The results of this study showed that the most common allergens causing positive skin test among atopic patients were mixed pollens (46.6%), hay dust (33.3%), smoke (21.3%), house dust mite (18.6%) and mixed fungus (16%), cotton and wool (9.3%), mixed feather (6.6%), and animal dander (5.3%).

There was a statistically significant association between R576 allele and atopy as compared with control group ( P < 0.001). There was also a significant association between homozygosity for the R/R576 allele and atopy ( P = 0.02). The relative risk of R576 allele in atopy was 7.3. For homozygous R/R576, there was a statistical significance for the severe versus mild disease ( P = 0.03) [Table 1]. Levels of total IgE, IL-4, eosinophil count, and ECP in sera of patients were found to be significantly increased in comparison of their levels in the control samples [Table 2]. There were also significant correlation between levels of total IgE, ECP, and total eosinophil count with clinical scoring, but there was no significant correlation between serum IL-4 levels and severity of AD. There was a highly significant increase in the total IgE, eosinophil count, and ECP levels in homozygous R576/R576 atopic patients ( P < 0.001). Also, there was no statistically significant difference between the serum IL-4 values and allelic variants in all atopic patients. There was a significant positive correlation between serum ECP and peripheral blood eosinophil cell count, and serum total IgE. There was no statistically significant correlation between serum IL-4 and serum ECP, peripheral blood eosinophils cell count, or total serum IgE (see tables).


   Discussion Top


The present study supported the association of R576 allele with atopy severity [Table 1] which has potential clinical applications. Early recognition of infants at risk for severe atopic disease by determination of their IL-4Rα 576 genotype followed by close medical follow-up and early environmental or pharmacologic intervention may delay, attenuate, or prevent the progression of disease. In adults identified as "at risk" for severe atopic diseases at the time of diagnosis, closer medical follow-up and early institution of therapy may alter their outcomes.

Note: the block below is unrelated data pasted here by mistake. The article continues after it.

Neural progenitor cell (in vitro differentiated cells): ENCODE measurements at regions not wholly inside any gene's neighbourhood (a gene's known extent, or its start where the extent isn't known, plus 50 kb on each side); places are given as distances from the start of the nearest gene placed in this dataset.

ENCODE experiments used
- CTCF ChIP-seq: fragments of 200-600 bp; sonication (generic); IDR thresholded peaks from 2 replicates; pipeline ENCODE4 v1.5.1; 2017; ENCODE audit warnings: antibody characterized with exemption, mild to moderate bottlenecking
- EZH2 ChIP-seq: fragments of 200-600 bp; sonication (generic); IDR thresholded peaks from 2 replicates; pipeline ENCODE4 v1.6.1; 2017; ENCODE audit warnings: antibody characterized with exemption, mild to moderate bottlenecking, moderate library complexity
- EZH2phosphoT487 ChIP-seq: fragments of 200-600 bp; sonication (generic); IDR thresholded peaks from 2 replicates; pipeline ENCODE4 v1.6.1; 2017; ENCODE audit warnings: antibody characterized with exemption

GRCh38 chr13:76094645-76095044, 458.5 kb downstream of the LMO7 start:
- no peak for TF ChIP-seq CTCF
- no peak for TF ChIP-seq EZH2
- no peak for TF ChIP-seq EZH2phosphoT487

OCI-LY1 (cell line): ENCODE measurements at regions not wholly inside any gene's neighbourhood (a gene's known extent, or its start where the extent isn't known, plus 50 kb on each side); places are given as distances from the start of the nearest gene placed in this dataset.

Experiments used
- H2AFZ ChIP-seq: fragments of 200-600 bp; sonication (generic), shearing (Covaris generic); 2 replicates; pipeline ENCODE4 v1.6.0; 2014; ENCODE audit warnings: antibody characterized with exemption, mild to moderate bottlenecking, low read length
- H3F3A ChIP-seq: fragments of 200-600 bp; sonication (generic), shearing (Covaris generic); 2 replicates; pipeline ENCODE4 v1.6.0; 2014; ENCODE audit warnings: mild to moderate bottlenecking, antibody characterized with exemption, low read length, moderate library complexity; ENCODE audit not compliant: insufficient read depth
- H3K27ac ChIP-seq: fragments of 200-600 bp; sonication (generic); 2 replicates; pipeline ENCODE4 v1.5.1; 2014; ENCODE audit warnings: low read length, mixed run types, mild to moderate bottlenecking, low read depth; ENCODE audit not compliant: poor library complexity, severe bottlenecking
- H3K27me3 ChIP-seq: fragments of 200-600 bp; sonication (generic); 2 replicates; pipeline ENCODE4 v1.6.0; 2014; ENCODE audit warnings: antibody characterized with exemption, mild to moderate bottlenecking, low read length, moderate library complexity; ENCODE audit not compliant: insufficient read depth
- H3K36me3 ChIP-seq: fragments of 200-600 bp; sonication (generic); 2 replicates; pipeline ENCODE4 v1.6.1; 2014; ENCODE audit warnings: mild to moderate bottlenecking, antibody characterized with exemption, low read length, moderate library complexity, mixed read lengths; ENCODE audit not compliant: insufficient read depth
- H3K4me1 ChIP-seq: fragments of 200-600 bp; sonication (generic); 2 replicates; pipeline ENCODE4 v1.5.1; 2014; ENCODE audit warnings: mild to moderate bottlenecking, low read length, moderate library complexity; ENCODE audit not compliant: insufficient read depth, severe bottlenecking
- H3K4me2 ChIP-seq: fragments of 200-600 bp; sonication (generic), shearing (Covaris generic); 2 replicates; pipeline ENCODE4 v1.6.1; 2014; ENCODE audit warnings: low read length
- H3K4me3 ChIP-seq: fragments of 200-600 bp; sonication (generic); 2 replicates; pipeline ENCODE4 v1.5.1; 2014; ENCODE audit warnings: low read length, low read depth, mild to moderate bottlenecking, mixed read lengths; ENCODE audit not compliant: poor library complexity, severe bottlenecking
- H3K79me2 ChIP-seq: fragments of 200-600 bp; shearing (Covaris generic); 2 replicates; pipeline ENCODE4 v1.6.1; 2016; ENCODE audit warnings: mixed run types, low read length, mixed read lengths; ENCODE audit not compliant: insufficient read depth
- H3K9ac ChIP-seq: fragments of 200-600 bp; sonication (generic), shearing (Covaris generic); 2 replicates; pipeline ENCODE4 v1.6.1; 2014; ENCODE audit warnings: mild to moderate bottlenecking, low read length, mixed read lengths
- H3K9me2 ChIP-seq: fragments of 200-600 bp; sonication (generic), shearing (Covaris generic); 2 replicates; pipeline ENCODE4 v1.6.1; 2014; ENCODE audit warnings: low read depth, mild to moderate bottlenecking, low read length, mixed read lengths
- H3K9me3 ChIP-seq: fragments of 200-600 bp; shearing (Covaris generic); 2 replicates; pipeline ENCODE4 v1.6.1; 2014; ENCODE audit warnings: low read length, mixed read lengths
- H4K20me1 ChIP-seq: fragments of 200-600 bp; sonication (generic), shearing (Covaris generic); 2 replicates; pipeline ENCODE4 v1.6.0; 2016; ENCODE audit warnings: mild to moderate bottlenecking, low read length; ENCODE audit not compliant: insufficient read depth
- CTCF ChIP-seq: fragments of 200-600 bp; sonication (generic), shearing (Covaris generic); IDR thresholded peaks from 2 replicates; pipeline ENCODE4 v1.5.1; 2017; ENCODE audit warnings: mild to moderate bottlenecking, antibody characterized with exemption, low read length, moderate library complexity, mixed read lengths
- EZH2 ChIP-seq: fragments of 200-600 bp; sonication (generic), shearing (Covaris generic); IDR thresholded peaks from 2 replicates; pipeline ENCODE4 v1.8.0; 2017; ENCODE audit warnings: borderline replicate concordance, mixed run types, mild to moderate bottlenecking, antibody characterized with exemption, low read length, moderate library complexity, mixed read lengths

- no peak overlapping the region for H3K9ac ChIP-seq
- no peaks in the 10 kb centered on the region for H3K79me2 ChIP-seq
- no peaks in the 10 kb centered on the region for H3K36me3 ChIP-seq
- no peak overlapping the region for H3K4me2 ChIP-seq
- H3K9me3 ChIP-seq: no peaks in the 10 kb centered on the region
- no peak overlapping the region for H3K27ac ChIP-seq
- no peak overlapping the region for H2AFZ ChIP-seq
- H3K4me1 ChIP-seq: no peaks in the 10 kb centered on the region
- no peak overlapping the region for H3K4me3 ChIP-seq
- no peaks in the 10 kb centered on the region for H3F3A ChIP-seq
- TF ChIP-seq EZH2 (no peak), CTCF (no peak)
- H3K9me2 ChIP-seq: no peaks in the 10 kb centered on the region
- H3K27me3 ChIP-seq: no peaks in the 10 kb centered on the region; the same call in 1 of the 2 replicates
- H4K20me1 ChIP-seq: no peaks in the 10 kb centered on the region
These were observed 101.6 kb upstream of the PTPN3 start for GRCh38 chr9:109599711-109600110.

This result agreed with Deichmann et al , [18] who had confirmed the association of R576 allele with atopy, however, it has also found increased total IgE concentrations in patients with R576 allele and this agreed with Hershey et al, [19] who had reported an association between R576 allele and increased IgE level in AD and with Rosa-Rosa et al , [11] Beghe et al, [20] and Hytonen et al . [21] It seems that R576 gene might play a role in both conferring susceptibility to and modulating severity of atopy and/or asthma. Yandava et al , [22] had reported that the Q576R allele frequency was significantly higher in the asthmatics, the R576 allele was associated with increased serum total IgE.